Where A Criminal Past does just fine is in creating yet another sandbox of tunnel networks, security hubs, and office politics for Jensen to negotiate his way through. Inevitably, the prison environment also provides a handy excuse for (once again) stripping Adam of all his augmentations. Early in the DLC it asks whether you wish to use the full, experimental ‘suite’ of augs (even though Jensen wouldn’t actually have them yet) or the original set, which is a welcome compromise between timeline accuracy and fun.

The prison itself is awash with internal conspiracy, and only a thorough exploration of the facility will enable you to figure out all of the agendas and motivations at play. Prison Warden Stenger, the plush-fox-loving ‘Fixer’ (who looks like he’s partly modeled on Steve Buscemi), and the agent you’ve been sent to retrieve are all working their own angle. As usual in Deus Ex, everybody’s hiding something; even most of the ordinary prison staff, who, according to their emails, seem to be having doubts about their job, their boss, or are embroiled in extramarital affairs.

That density of detail is reflected in the level design, which is centered around three main areas (effectively corresponding to the three Acts of the DLC): a pair of cell blocks, a separate building consisting of the infirmary, processing, and solitary confinement, then a further admin and security building. Connecting those places are prison yards and lesser travelled maintenance routes. Plenty of options for a resourceful prisoner who’s out of his cell and eager not to be seen.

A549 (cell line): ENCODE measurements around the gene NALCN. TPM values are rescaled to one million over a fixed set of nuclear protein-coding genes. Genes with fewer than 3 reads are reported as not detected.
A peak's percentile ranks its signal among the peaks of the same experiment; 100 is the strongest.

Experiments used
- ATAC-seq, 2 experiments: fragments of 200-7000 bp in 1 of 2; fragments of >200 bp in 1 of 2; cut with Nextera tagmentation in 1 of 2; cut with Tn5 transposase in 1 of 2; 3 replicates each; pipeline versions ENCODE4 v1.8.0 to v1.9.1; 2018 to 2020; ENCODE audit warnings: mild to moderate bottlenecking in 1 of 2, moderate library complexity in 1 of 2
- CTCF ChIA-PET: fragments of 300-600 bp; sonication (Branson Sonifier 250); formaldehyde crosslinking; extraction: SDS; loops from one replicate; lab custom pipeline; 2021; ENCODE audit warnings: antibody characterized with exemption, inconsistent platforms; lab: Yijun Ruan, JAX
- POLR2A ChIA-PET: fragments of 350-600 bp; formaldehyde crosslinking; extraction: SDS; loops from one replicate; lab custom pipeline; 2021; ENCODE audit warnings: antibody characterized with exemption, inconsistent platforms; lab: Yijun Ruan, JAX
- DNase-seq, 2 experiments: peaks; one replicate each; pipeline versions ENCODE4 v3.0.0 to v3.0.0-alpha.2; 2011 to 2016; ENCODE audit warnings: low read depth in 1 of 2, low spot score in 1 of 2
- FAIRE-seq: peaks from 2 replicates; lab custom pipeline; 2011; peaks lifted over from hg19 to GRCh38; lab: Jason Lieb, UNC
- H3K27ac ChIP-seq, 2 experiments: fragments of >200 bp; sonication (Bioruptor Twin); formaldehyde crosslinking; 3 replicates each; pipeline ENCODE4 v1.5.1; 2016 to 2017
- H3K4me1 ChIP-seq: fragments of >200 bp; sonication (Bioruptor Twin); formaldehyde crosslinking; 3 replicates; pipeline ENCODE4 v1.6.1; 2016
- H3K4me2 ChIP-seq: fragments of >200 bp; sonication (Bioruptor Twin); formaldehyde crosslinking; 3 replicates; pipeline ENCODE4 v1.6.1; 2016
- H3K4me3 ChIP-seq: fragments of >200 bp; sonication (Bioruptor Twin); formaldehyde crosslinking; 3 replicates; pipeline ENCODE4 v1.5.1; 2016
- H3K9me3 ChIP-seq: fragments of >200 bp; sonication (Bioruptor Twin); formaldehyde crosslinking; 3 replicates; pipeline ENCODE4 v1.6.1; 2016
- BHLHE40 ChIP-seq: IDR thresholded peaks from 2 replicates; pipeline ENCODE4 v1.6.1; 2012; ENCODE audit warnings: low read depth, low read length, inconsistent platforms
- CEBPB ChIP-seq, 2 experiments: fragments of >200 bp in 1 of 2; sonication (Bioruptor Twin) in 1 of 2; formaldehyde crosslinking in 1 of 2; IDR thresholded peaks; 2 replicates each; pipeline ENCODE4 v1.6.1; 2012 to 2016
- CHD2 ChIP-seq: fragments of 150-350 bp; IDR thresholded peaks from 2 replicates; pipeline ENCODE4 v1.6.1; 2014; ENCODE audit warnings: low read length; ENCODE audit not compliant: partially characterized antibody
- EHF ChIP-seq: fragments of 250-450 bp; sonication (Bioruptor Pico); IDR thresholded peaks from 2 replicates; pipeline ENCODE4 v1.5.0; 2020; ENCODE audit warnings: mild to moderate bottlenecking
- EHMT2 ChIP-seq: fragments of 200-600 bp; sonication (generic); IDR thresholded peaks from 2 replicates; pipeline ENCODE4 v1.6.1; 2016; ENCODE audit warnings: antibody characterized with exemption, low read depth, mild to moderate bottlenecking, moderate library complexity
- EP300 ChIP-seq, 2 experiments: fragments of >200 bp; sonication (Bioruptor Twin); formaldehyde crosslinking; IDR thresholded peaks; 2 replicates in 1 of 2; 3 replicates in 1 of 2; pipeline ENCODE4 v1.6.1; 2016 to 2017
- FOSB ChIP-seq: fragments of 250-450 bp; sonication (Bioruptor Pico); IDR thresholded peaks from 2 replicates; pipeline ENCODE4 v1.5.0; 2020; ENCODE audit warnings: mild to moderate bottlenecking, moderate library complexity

Jensen deploys his Breathing Exercises aug and tries to visualise a sunny beach.

Early on, just getting hold of a weapon or two and some decent gear feels rewarding. Though that feeling doesn’t last as the latter stages find you swimming in inventory items. In my dream scenario this DLC would’ve gone all-in for a Deus Ex version of The Escapists (initial instructions to “lay low and follow prison protocols” hint at it, but it doesn’t really develop that way), though that’s perhaps beyond the scope of the game’s mechanics; and may not have worked with the story they’re trying to tell here.

Instead, A Criminal Past is a solid, self-contained Deus Ex: Mankind Divided mission that’s a little on the expensive side at $12. It doesn’t offer too many surprises or any radical changes to the style of play found in the main game (barring a few shenanigans with malfunctioning augs and The Fixer’s dodgy pills), instead concentrating on a well designed prison space for Jensen to sneak his way around. If this is truly Adam Jensen’s last hurrah then recounting an old mission to a psychologist is a rather strange way to bow out; but as the DLC serves as a compact design overview of the Eidos Montreal Deus Ex tenure, it’s also oddly appropriate.

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7/10
This hopefully isn’t the last we’ll see of Eidos Montreal’s Deus Ex, but if it is then A Criminal Past at least serves as a compact summary of their tenure at the helm. Nothing too radical here, just a well constructed prison level for Adam Jensen to be let loose upon.